The Perception of Perfection
By Nancy Busch, ISFA Executive Director
I recently joined a peer group of nonprofit association leaders. Being new to the group, I wasn’t exactly jumping at the chance to raise my hand to share a challenge that I was having, but, of course, as that guy Murphy would have it, I was chosen. So, I gave them what they asked for and I voiced some concerns I had about the ISFA Annual Conference, which was just a few weeks away. After I was through, another leader shared a story about a friend who had recently gotten married. While dancing with her at the reception, he told her what a fantastic event it was. The bride broke down in tears and started carrying on about everything that didn’t go exactly as planned. He told her that from a guest’s perspective, it was perfect, and that perhaps all the focus on the wedding details was misplaced. After all, the focus should be on the happy couple and their bright future together, not the color of the dinner napkins or the missing centerpieces.
Haven’t we all been there? We get so focused on perfection that we lose sight of the bigger picture.
The 2021 ISFA Annual Conference went — by no means — exactly as planned. There are always snafus that cause best-laid plans to go awry, like finding out three days before the event that the venue’s kitchen was closed. Or the notes that were misplaced, which resulted in some not-so-perfect ad-libbing. Or the literal loose ends that caused blisters as we feverishly tied the knots on the welcome kits and the name tags.
But despite it all, it was a lovely event, and most importantly, the goal of providing a beautiful setting for connections, learning and lasting memories was accomplished.
None of it would have been possible if it weren’t for my capable ISFA team behind me and specifically Amy Kryriazis, who planned for months behind the scenes. Band-Aids aside, she powered through it all, like a duck on water.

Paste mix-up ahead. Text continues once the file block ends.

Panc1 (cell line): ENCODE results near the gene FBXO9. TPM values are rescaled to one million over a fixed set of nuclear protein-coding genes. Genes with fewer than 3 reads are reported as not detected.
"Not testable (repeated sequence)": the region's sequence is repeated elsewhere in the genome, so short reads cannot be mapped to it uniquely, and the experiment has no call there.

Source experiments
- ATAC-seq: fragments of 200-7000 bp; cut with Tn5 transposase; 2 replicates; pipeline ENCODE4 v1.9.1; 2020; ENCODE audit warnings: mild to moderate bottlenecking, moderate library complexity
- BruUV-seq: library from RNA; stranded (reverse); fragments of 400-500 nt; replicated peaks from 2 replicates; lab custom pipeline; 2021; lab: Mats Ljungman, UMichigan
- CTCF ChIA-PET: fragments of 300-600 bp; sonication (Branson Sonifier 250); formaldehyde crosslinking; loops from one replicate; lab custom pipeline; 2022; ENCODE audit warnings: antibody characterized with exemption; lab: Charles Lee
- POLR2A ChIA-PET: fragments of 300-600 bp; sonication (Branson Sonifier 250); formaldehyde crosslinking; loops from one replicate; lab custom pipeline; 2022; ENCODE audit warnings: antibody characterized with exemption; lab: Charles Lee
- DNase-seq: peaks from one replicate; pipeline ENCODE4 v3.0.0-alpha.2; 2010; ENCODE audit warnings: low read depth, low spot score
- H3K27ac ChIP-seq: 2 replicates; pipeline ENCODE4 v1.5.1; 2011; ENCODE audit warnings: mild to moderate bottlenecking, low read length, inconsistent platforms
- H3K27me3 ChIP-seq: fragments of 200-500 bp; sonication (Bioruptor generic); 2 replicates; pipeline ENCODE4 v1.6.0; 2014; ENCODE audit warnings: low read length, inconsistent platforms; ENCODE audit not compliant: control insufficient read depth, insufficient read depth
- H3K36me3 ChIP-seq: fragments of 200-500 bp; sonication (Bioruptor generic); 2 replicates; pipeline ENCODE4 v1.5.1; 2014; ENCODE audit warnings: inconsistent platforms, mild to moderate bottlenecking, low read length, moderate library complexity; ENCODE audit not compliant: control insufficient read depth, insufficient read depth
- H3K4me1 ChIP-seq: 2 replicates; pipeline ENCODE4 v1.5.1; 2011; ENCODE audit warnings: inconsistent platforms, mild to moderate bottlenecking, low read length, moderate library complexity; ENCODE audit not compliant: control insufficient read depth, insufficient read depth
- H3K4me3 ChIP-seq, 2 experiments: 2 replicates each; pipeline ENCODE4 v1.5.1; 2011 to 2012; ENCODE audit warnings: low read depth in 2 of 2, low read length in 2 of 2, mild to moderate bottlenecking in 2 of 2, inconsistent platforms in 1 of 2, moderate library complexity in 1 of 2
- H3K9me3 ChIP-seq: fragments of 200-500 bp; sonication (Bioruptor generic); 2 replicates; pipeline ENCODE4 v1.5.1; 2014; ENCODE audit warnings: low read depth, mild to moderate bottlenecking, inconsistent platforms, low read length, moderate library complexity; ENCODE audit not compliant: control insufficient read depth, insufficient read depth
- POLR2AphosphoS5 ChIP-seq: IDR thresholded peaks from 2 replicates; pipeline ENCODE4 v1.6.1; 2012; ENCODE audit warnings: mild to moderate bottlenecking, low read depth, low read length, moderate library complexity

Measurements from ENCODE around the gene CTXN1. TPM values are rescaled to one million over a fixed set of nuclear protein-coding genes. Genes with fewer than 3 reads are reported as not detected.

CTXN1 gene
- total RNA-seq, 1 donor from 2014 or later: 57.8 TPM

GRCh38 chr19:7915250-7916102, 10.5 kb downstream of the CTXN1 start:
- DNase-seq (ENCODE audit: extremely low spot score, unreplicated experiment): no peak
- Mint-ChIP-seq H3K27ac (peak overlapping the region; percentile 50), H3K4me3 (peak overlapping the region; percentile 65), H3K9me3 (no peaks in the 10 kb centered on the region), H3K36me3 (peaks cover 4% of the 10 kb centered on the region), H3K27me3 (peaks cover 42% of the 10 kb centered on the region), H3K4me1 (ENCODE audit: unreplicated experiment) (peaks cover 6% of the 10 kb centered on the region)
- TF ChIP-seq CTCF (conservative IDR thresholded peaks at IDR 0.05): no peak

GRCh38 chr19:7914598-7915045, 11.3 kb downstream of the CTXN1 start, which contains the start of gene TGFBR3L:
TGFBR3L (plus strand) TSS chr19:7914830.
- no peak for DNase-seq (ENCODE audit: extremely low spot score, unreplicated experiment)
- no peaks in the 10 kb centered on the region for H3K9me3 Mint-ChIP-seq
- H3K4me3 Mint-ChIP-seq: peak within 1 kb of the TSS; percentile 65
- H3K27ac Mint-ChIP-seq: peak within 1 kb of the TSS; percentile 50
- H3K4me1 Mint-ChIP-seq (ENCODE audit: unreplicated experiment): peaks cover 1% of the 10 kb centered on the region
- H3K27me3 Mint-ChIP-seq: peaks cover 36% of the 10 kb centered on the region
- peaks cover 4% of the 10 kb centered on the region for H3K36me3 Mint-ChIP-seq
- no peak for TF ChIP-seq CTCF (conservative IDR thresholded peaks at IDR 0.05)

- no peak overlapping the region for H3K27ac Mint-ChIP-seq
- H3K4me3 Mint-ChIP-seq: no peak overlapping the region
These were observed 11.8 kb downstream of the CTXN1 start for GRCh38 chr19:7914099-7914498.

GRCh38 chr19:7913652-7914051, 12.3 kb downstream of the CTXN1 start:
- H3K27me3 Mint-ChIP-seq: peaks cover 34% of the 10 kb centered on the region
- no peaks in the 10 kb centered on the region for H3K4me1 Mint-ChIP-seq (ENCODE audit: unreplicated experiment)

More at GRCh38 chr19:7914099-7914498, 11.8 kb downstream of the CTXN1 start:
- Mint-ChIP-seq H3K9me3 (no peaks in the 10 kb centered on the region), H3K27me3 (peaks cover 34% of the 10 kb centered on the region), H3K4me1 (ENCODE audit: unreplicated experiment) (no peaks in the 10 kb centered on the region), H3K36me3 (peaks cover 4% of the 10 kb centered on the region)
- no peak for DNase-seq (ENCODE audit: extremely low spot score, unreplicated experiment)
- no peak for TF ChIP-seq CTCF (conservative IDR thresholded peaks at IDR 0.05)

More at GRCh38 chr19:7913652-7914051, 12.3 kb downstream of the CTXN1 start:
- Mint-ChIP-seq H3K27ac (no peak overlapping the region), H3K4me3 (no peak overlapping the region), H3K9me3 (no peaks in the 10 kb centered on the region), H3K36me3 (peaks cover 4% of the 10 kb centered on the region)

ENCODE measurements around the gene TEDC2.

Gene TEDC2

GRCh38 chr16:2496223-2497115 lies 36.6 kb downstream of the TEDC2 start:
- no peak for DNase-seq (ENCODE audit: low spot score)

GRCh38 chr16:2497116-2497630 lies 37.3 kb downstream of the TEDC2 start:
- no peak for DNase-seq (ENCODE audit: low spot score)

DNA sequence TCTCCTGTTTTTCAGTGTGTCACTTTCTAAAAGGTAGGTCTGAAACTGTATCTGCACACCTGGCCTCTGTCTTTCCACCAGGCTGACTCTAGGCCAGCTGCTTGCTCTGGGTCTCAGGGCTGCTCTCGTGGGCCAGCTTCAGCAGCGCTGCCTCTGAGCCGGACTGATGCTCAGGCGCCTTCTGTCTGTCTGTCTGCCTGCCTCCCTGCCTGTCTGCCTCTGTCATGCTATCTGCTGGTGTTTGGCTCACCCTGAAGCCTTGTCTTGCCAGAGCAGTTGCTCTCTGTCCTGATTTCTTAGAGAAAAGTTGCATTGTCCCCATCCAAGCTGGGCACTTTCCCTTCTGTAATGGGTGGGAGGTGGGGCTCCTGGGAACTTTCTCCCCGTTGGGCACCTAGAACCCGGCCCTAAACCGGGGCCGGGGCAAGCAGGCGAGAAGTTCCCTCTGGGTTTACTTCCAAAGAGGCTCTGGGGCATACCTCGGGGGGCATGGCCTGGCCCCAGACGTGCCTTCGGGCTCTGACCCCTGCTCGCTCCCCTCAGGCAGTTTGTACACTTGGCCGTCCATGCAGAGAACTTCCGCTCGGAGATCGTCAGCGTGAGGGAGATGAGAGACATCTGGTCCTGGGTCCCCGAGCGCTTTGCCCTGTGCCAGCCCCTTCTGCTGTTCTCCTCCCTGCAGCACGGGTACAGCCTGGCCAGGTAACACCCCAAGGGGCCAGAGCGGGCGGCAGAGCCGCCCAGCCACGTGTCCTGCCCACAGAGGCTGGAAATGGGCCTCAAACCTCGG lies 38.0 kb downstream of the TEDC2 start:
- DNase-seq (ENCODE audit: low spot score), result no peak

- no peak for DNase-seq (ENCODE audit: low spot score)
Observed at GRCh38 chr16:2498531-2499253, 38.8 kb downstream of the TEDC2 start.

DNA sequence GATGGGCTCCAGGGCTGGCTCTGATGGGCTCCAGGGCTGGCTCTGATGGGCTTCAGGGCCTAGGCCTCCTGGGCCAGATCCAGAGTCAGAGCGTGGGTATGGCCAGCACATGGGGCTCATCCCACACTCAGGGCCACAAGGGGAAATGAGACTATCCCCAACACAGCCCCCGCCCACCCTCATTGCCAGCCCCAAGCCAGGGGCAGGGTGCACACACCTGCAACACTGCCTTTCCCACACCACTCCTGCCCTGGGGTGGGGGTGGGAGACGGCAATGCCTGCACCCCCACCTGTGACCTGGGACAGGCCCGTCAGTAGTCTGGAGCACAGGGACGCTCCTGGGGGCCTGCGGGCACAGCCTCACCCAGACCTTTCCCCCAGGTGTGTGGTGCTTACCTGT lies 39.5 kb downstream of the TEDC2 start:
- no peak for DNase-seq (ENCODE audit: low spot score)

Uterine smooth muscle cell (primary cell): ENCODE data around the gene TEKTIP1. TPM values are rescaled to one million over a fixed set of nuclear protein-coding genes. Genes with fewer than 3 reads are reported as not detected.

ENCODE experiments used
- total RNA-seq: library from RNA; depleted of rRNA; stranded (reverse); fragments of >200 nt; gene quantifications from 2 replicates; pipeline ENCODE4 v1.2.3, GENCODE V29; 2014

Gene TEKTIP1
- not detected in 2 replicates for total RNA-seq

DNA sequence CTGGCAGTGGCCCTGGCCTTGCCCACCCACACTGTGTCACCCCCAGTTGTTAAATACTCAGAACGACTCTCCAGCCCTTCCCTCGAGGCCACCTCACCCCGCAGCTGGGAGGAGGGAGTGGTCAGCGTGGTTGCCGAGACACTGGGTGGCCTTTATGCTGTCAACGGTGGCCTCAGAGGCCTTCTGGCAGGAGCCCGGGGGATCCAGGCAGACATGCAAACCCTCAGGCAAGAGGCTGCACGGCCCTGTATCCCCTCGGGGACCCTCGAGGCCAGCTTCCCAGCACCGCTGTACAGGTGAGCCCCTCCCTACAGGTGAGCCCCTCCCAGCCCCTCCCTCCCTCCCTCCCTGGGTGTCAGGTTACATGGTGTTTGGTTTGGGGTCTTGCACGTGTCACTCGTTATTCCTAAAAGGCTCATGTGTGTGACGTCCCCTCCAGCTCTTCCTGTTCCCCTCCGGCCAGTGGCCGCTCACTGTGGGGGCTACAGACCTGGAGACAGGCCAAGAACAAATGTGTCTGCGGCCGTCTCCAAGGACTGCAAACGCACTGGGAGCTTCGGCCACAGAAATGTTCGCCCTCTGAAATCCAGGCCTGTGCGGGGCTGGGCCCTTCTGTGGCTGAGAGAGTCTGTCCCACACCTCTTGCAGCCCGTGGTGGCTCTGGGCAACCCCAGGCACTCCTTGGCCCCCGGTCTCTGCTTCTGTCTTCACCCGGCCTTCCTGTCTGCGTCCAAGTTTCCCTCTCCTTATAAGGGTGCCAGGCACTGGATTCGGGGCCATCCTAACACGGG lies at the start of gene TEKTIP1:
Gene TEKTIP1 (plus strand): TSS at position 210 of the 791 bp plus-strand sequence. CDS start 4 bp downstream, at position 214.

Recently we started the ISFA Behind the Surface Podcast. On paper, it sounded like a reasonable undertaking to pull off in six weeks. In reality, there are audio edits to make, intros, outros, subjects, guests, platforms, creative assets, messaging, and other technicalities to sort out. And when you think you’ve sorted it all, there’s another hiccup you didn’t see coming: uploading the finished product to the many podcast platforms — and, just a heads-up, some require a two-week lead to review your content. (The more you know!) Once again, we powered through it.
In the first episode of the podcast, Eric Tryon discusses reducing material costs by creating a compensation plan. Eric shared that while compensation is meaningful, rewarding through recognition is equally as important. He reminds us that we are wired to succeed and please others. Finding ways to harness that value for good can be empowering but, at the same time, it’s destructive when negatively reinforced.
Throughout the process of pulling together the podcast, I was reminded on a few occasions that it just wasn’t possible to achieve perfection in such a short time. “Why the rush, Nancy?” they asked. Well, that’s simple. I knew that the message was powerful and that it’s a priority for us as an association to keep helping our members grow their businesses. I also knew that we have a very forgiving community that will step up and support the bigger picture with grace as we develop something new. And sometimes you need to do the thing to plan the thing. I’m not saying that being pushed into the pool is the best way to learn to swim. However, some positive encouragement to get in the water can help get you closer to the goal.
I have a sign on my desk that says, “It always seems impossible until it’s done.” I’m not sure who wrote it, but it couldn’t be more accurate. So, we focus on the wins and strive to improve for the next time around because that is what’s possible.
About the Author
Nancy Busch is the executive director of the International Surface Fabricators Association (ISFA), a globally recognized premier trade organization dedicated to the manufactured surface industry. She has worked in the building materials sector for more than 15 years. She served previously as sales manager for Willis, a North American distributor of premium design materials, as well as an independent kitchen and bath designer, earning NKBA’s Associate Kitchen and Bath Designer (AKBD) certification. Nancy studied fine art and design at Pacific Lutheran University after earning an Associate of Arts and Science degree at Pierce College. Find more information about ISFA at www.ISFAnow.org.